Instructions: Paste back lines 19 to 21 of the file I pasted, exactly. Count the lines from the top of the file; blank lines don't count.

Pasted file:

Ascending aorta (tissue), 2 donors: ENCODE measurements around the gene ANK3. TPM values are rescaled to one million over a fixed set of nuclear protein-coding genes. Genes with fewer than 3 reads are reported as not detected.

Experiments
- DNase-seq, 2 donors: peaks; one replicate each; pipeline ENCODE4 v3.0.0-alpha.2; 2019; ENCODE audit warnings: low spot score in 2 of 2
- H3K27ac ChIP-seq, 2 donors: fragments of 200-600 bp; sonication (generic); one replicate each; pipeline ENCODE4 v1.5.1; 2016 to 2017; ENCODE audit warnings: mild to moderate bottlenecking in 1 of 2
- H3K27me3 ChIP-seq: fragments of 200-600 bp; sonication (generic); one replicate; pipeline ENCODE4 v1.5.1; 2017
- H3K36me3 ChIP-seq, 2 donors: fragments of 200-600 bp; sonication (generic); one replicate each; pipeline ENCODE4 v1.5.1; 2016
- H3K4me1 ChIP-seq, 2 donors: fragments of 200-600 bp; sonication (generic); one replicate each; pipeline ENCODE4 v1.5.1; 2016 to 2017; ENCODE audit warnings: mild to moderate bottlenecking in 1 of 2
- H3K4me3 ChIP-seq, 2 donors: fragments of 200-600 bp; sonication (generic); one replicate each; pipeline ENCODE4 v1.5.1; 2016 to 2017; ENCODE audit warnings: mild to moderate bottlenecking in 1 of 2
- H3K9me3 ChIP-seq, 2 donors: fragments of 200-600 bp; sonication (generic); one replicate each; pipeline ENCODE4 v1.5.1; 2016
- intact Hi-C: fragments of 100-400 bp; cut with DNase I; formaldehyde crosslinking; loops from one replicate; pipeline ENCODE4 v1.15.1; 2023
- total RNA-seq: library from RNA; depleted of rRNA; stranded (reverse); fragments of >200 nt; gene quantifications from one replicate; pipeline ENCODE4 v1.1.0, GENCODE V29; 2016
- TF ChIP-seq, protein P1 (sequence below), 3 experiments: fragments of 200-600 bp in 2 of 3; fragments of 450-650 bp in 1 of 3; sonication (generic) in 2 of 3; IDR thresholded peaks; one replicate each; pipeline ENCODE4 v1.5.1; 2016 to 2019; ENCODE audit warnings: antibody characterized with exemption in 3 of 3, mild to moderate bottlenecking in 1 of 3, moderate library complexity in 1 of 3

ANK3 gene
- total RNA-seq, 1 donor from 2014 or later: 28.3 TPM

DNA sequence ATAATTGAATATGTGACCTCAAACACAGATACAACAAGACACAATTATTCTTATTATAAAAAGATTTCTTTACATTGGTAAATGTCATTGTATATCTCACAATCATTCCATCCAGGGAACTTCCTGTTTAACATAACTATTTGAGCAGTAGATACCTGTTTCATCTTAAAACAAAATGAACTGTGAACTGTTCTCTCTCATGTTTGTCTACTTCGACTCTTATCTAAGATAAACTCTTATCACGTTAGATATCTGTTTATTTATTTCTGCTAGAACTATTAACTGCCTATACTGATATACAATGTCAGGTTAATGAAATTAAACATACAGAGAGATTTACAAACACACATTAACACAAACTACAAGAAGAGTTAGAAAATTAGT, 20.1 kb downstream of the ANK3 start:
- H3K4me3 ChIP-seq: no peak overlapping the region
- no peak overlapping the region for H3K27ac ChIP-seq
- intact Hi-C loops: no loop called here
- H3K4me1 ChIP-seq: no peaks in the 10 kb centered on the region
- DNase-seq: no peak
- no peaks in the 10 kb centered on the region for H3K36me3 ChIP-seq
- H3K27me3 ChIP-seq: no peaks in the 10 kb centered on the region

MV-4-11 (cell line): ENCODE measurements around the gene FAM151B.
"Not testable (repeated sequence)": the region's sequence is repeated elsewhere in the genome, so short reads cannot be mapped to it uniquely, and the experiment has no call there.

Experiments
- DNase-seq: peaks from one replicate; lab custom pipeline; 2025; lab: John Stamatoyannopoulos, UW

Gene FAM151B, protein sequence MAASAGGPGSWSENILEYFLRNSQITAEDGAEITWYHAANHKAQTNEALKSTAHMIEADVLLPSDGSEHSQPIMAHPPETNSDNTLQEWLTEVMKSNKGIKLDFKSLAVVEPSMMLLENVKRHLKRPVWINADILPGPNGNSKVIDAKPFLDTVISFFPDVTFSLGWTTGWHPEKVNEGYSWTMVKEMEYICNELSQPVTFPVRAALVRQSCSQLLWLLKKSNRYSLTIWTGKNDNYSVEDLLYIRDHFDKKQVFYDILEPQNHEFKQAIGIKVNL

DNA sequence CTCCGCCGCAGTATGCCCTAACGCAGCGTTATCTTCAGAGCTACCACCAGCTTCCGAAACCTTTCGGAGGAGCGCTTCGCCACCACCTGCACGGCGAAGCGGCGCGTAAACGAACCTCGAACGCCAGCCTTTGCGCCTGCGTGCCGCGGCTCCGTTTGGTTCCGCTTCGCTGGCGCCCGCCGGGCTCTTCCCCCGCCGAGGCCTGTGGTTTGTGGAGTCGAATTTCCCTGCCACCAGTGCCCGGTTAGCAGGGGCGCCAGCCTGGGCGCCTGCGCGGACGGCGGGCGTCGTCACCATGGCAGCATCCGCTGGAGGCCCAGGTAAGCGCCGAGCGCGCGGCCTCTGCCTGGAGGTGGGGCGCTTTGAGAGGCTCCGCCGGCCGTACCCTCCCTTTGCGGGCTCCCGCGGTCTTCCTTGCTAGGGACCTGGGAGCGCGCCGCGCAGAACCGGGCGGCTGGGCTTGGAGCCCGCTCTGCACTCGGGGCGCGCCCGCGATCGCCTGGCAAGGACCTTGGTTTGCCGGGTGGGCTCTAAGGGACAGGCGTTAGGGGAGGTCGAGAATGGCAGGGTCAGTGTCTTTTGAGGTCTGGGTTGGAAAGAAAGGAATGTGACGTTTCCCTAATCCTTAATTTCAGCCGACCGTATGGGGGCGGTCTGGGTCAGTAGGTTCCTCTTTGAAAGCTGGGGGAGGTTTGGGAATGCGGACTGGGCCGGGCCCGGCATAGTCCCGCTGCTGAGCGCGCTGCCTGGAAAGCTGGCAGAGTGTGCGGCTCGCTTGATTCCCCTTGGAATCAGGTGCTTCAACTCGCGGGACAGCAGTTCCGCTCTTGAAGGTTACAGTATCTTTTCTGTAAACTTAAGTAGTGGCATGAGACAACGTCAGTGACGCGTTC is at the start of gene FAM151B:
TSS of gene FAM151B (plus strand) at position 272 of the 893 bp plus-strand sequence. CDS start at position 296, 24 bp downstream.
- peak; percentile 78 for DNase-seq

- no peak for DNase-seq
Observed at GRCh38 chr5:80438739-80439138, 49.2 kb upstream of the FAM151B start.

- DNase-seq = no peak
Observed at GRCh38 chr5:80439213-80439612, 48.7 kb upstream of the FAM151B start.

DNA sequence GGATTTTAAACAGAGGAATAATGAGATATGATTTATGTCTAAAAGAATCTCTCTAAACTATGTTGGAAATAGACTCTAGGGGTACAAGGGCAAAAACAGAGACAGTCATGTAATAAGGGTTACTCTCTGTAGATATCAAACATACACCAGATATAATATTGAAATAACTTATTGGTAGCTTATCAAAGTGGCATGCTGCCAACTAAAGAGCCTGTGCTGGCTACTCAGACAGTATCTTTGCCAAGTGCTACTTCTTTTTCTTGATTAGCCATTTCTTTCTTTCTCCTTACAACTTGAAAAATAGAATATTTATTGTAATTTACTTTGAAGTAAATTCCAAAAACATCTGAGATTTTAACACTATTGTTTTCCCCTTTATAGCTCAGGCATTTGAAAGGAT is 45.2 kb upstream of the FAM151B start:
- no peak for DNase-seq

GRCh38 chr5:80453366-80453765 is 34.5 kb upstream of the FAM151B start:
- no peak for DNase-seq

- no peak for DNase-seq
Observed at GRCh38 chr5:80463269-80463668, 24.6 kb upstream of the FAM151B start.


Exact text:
- H3K4me1 ChIP-seq: no peaks in the 10 kb centered on the region
- DNase-seq: no peak
- no peaks in the 10 kb centered on the region for H3K36me3 ChIP-seq